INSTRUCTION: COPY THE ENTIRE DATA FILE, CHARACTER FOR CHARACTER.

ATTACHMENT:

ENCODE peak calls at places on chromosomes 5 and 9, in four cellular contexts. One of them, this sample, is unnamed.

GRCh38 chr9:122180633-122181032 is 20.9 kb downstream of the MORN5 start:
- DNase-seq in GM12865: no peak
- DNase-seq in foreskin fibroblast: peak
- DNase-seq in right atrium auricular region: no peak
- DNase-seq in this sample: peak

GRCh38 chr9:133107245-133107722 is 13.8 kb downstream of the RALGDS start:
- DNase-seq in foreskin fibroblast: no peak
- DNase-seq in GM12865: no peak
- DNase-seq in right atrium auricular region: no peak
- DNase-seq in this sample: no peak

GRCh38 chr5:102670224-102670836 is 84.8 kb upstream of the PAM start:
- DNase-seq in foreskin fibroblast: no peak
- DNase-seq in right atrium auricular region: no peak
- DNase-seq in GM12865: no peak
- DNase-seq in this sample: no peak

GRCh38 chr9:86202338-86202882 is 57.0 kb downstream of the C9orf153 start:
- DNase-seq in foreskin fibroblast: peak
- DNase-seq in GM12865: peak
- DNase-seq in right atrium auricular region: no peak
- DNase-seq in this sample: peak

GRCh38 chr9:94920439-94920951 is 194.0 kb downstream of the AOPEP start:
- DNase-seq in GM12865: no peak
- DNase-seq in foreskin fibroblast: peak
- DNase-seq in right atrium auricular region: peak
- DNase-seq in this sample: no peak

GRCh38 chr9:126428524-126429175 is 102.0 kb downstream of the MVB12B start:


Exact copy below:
ENCODE peak calls at places on chromosomes 5 and 9, in four cellular contexts. One of them, this sample, is unnamed.

GRCh38 chr9:122180633-122181032 is 20.9 kb downstream of the MORN5 start:
- DNase-seq in GM12865: no peak
- DNase-seq in foreskin fibroblast: peak
- DNase-seq in right atrium auricular region: no peak
- DNase-seq in this sample: peak

GRCh38 chr9:133107245-133107722 is 13.8 kb downstream of the RALGDS start:
- DNase-seq in foreskin fibroblast: no peak
- DNase-seq in GM12865: no peak
- DNase-seq in right atrium auricular region: no peak
- DNase-seq in this sample: no peak

GRCh38 chr5:102670224-102670836 is 84.8 kb upstream of the PAM start:
- DNase-seq in foreskin fibroblast: no peak
- DNase-seq in right atrium auricular region: no peak
- DNase-seq in GM12865: no peak
- DNase-seq in this sample: no peak

GRCh38 chr9:86202338-86202882 is 57.0 kb downstream of the C9orf153 start:
- DNase-seq in foreskin fibroblast: peak
- DNase-seq in GM12865: peak
- DNase-seq in right atrium auricular region: no peak
- DNase-seq in this sample: peak

GRCh38 chr9:94920439-94920951 is 194.0 kb downstream of the AOPEP start:
- DNase-seq in GM12865: no peak
- DNase-seq in foreskin fibroblast: peak
- DNase-seq in right atrium auricular region: peak
- DNase-seq in this sample: no peak

GRCh38 chr9:126428524-126429175 is 102.0 kb downstream of the MVB12B start: